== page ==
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React Native Immutable ListView

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A drop-in replacement for React Native's ListView.

✨ NEW! It also supports the new VirtualizedList component (the underlying component used by FlatList) as of v0.3.0; see the instructions at the bottom for more details and version requirements.

ImmutableListView screenshot

It supports Immutable data out-of-the-box to give you faster performance and less headaches.


  • Do you find yourself re-implementing rowHasChanged and setting dataSource over and over?
  • Do you use Immutable data, only to write wrappers for data access in order to use them with a ListView?
  • Do you listen for lifecycle events simply so you can update dataSource -- and thus you can't easily use pure functional components with lists?
  • Do you have nested objects in your state so a shallow diff won't cut it for pure rendering?
  • Do you show 'Loading...', 'Empty', and 'Error!' states in your lists?
  • Do you use a navigator and want better performance while animating?

If you answered yes to ANY of these questions, this project will surely help. Check out the examples below!

How it works


The screenshot above shows two different lists. The first simply uses this data:

  'Section A': [
  'Section B': [

The second list is even simpler:

Immutable.Range(1, 100)

It supports all the props of React Native's ListView, but instead of passing in a dataSource, you pass in a prop called immutableData.

This prop is just the raw data you'd like to display -- ImmutableListView will handle creating an efficient dataSource for you. Other than this small change, everything else will be exactly the same as ListView.

There's an example app here if you'd like to see it in action.


  1. Install:

    • Using npm: npm install react-native-immutable-list-view --save
    • Using Yarn: yarn add react-native-immutable-list-view
  2. Import it in your JS:

    import { ImmutableListView } from 'react-native-immutable-list-view';

Example Usage

You can remove all that boilerplate in your constructor, as well as lifecycle methods like componentWillReceiveProps if all they're doing is updating your dataSource. ImmutableListView will handle all of this for you.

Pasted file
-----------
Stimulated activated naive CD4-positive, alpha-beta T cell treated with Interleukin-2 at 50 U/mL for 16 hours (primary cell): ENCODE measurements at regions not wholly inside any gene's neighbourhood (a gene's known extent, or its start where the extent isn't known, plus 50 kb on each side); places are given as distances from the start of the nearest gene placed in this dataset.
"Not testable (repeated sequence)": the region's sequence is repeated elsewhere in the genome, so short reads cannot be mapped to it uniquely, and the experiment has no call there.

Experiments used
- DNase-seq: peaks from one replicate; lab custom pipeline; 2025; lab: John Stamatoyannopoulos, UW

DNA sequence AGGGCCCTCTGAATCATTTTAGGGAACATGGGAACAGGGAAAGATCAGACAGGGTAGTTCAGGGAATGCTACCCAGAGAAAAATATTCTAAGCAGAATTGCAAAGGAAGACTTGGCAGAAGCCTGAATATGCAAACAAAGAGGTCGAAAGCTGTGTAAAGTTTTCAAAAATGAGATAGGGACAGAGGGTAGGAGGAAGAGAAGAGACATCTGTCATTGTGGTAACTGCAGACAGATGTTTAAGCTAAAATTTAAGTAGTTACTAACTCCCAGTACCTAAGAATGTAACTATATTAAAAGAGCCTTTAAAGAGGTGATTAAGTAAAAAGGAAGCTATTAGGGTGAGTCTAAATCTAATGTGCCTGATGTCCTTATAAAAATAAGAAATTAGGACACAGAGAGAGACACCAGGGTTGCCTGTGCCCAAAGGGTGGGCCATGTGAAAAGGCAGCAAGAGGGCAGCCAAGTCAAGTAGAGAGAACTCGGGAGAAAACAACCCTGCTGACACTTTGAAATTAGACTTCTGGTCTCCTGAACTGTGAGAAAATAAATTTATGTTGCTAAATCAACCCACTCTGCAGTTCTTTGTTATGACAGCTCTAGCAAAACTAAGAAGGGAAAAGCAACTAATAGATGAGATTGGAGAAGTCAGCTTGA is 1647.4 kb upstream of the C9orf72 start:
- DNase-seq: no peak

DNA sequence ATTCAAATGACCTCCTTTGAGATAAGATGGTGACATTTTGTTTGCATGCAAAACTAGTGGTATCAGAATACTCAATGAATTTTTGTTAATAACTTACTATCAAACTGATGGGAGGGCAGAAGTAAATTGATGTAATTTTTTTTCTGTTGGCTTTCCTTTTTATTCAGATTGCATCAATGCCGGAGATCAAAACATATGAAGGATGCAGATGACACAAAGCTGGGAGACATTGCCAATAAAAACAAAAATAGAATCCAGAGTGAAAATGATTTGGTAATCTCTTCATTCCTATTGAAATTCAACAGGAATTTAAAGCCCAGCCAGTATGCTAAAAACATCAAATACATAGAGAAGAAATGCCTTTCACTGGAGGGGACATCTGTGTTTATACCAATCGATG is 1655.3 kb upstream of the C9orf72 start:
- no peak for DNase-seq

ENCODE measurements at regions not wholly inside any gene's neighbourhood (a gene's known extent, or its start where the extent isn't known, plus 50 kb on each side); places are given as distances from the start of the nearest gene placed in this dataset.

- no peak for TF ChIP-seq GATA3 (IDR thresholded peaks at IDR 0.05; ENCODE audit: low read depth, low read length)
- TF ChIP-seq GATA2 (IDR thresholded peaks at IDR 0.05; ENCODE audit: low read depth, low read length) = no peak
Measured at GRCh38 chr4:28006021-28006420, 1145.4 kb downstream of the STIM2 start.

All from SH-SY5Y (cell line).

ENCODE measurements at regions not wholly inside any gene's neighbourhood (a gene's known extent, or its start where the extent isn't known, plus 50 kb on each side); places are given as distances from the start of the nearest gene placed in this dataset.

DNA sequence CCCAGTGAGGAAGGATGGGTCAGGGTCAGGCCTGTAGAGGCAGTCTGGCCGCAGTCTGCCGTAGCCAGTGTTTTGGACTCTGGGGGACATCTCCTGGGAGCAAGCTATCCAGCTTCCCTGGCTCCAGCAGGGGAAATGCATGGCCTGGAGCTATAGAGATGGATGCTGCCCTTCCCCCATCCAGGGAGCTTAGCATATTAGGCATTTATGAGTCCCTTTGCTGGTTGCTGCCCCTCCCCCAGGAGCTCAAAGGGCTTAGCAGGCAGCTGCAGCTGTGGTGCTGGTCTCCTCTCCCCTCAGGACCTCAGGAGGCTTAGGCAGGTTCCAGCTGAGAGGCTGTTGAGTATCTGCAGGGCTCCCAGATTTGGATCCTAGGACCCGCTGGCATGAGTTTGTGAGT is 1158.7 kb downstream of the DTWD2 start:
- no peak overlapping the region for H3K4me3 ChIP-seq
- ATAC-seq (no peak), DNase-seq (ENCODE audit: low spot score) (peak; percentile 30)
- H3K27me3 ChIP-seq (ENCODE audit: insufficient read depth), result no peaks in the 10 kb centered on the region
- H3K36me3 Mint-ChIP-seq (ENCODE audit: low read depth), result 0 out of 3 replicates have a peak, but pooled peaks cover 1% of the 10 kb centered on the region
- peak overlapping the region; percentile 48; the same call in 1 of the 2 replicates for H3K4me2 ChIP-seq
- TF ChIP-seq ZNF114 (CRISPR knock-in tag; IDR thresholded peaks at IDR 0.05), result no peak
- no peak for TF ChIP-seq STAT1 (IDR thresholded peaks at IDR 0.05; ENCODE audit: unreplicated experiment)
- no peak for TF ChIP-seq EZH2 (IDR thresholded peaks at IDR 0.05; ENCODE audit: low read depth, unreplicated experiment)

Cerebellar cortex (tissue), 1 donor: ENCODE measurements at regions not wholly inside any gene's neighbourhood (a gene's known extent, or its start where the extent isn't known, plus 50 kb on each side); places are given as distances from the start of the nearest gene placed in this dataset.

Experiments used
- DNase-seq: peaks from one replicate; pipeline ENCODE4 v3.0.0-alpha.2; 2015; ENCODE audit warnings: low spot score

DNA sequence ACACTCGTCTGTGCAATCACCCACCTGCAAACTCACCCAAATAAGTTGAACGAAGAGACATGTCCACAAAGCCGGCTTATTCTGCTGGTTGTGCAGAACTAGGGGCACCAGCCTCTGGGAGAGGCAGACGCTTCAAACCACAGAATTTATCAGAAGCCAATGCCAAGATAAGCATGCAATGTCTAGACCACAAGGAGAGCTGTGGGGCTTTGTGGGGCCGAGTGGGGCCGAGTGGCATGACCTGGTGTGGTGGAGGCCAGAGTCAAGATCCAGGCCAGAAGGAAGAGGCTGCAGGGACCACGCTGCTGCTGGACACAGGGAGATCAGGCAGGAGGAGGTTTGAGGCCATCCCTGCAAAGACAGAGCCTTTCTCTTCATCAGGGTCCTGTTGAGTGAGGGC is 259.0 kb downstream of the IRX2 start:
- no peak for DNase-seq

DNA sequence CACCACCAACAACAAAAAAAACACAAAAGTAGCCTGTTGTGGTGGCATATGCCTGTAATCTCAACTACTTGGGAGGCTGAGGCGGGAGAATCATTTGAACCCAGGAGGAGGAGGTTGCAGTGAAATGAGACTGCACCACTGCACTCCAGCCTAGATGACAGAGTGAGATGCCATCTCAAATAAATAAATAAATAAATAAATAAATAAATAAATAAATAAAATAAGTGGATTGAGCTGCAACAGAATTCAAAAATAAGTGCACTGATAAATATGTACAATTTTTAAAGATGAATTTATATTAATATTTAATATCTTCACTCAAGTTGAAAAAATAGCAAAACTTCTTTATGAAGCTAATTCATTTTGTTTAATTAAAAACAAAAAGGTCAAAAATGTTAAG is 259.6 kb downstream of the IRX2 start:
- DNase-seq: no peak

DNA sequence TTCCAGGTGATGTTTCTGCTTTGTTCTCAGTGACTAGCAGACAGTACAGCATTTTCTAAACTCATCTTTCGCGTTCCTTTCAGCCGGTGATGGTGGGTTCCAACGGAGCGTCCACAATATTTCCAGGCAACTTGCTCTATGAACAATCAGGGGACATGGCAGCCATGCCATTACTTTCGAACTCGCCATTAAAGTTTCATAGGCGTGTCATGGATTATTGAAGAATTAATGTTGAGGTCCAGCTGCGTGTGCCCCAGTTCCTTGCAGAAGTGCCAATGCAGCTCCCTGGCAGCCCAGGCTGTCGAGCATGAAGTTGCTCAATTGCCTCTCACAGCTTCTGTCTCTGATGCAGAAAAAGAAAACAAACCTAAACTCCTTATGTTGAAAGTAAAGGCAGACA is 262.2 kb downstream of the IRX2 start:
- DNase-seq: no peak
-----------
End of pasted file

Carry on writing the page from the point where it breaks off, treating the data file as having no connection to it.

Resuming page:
Check out this example diff:

Note: This looks much better on GitHub than on npm's site. Red means delete, green means add.

-import { Text, View, ListView } from 'react-native';
+import { Text, View } from 'react-native';
+import { ImmutableListView } from 'react-native-immutable-list-view';
 import style from './styles';
 import listData from './listData';
 class App extends Component {
-  constructor(props) {
-    super(props);
-    const dataSource = new ListView.DataSource({
-      rowHasChanged: (r1, r2) => r1 !== r2,
-      sectionHeaderHasChanged: (s1, s2) => s1 !== s2,
-    });
-    const mutableData = listData.toJS();
-    this.state = {
-      dataSource: dataSource.cloneWithRowsAndSections(mutableData),
-    };
-  }
-  componentWillReceiveProps(newProps) {
-    this.setState({
-      dataSource: this.state.dataSource.cloneWithRows(newProps.listData),
-    });
-  }
   renderRow(rowData) {
     return <Text style={style.row}>{rowData}</Text>;
  renderSectionHeader(sectionData, category) {
    return <Text style={style.header}>{category}</Text>;
  render() {
    return (
      <View style={style.container}>
         <Text style={style.welcome}>
           Welcome to React Native!
-        <ListView
-          dataSource={this.state.dataSource}
+        <ImmutableListView
+          immutableData={listData}


All the props supported by React Native's ListView are simply passed through, and should work exactly the same. You can read about them here.

You can fully customize the look of your list by implementing renderRow and, optionally, renderSectionHeader.

Here are the additional props that ImmutableListView accepts:

Prop name Data type Default value? Description
immutableData Any Immutable.Iterable Required. The data to render. See below for some examples.